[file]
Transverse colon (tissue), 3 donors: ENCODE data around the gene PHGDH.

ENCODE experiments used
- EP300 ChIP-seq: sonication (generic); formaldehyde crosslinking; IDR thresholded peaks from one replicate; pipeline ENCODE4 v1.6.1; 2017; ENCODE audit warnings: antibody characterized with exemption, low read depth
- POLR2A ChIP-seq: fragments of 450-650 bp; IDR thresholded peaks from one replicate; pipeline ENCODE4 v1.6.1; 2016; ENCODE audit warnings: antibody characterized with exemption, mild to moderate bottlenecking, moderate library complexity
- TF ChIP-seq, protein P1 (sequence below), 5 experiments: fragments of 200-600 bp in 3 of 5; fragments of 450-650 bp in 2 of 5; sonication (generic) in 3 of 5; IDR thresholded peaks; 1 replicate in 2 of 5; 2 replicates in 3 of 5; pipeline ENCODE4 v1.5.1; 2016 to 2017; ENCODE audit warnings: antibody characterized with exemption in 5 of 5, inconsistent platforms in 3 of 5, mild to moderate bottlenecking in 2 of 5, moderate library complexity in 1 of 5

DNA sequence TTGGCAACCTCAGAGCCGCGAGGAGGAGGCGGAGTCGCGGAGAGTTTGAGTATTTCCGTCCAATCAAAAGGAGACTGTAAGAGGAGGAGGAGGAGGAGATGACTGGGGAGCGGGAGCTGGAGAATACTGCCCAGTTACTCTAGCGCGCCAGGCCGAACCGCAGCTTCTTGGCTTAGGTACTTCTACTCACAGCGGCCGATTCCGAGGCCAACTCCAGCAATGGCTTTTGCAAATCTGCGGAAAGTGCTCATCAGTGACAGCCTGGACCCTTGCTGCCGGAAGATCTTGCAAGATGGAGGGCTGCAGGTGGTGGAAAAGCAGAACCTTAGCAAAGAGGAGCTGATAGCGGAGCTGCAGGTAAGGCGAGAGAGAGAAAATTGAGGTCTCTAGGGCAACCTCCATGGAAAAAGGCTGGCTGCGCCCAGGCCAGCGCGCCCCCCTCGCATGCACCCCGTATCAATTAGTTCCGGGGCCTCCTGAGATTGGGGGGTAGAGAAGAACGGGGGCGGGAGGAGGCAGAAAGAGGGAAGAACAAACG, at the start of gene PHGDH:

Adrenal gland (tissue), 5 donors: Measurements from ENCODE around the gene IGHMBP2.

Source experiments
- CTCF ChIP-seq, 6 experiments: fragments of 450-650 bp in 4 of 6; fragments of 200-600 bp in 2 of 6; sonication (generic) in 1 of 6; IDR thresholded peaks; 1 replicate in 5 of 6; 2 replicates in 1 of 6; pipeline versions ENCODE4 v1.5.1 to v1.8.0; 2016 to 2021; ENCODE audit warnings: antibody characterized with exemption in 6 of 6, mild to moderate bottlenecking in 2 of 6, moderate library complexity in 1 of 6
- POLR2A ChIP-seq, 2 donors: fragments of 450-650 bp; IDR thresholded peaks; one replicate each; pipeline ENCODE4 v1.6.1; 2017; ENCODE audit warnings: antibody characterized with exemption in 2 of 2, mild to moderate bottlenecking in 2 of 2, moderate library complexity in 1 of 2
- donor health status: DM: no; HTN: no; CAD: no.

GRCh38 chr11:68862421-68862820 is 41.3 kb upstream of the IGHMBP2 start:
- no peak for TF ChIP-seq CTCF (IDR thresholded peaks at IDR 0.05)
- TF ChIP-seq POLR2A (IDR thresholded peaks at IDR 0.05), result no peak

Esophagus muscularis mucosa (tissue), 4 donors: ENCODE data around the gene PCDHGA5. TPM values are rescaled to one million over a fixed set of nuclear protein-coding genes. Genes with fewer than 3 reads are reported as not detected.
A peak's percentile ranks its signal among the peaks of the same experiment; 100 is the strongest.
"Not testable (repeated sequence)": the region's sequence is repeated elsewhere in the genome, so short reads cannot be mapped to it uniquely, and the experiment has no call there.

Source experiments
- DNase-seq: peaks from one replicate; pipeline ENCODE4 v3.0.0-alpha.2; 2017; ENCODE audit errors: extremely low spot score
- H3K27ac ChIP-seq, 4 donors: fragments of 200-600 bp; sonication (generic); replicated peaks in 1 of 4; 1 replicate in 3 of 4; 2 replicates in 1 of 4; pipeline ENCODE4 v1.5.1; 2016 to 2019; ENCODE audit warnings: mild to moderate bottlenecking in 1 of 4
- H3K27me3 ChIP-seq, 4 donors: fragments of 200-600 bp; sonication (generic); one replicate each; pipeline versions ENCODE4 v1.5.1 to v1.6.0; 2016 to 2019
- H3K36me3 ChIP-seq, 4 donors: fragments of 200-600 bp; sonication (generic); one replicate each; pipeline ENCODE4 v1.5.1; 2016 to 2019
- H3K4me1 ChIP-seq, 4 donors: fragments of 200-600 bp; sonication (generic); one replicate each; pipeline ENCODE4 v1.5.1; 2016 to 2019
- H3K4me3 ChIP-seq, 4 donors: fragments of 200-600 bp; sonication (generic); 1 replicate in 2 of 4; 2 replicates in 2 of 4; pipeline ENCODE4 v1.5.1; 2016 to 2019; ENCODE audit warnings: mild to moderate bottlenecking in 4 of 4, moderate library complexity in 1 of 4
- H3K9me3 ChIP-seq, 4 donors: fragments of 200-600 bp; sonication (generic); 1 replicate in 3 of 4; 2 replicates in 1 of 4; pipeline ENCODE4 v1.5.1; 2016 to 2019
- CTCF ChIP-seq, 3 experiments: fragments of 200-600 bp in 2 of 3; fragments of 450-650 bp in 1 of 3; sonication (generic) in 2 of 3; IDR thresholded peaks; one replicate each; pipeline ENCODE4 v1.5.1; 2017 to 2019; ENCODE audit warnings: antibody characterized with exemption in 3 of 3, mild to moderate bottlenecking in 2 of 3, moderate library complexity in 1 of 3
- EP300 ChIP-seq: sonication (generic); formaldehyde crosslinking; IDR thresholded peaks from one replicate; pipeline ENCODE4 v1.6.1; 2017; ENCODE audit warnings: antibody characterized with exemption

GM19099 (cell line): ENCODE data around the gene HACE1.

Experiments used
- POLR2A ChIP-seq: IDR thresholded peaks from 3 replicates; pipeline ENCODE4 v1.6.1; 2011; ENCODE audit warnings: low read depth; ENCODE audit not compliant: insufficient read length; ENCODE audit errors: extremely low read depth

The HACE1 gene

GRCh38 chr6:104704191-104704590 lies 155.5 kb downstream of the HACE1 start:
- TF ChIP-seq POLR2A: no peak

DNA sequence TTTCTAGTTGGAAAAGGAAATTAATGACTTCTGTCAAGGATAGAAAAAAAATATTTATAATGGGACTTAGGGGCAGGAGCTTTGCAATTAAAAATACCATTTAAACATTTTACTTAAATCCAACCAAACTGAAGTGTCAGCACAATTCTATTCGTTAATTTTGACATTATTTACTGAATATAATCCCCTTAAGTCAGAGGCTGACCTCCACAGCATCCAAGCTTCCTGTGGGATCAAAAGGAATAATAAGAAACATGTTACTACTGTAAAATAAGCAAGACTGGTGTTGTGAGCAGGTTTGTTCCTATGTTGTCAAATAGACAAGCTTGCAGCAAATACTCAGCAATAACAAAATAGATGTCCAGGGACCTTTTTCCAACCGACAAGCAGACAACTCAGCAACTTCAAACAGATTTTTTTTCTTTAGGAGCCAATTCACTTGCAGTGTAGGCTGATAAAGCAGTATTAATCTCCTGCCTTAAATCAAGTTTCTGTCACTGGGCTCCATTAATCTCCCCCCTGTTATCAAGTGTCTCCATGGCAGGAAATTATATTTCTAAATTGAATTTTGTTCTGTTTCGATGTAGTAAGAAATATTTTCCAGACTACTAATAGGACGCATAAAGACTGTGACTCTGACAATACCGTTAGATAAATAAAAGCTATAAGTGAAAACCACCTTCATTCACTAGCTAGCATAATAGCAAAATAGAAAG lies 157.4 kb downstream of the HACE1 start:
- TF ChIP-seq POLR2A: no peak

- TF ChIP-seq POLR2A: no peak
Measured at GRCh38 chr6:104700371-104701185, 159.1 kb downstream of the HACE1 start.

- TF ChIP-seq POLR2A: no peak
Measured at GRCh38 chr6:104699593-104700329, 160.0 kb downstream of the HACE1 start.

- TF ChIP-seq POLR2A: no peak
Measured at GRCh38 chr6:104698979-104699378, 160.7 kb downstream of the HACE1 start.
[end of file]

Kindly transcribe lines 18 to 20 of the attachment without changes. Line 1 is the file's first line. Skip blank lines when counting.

Source experiments
- DNase-seq: peaks from one replicate; pipeline ENCODE4 v3.0.0-alpha.2; 2017; ENCODE audit errors: extremely low spot score
- H3K27ac ChIP-seq, 4 donors: fragments of 200-600 bp; sonication (generic); replicated peaks in 1 of 4; 1 replicate in 3 of 4; 2 replicates in 1 of 4; pipeline ENCODE4 v1.5.1; 2016 to 2019; ENCODE audit warnings: mild to moderate bottlenecking in 1 of 4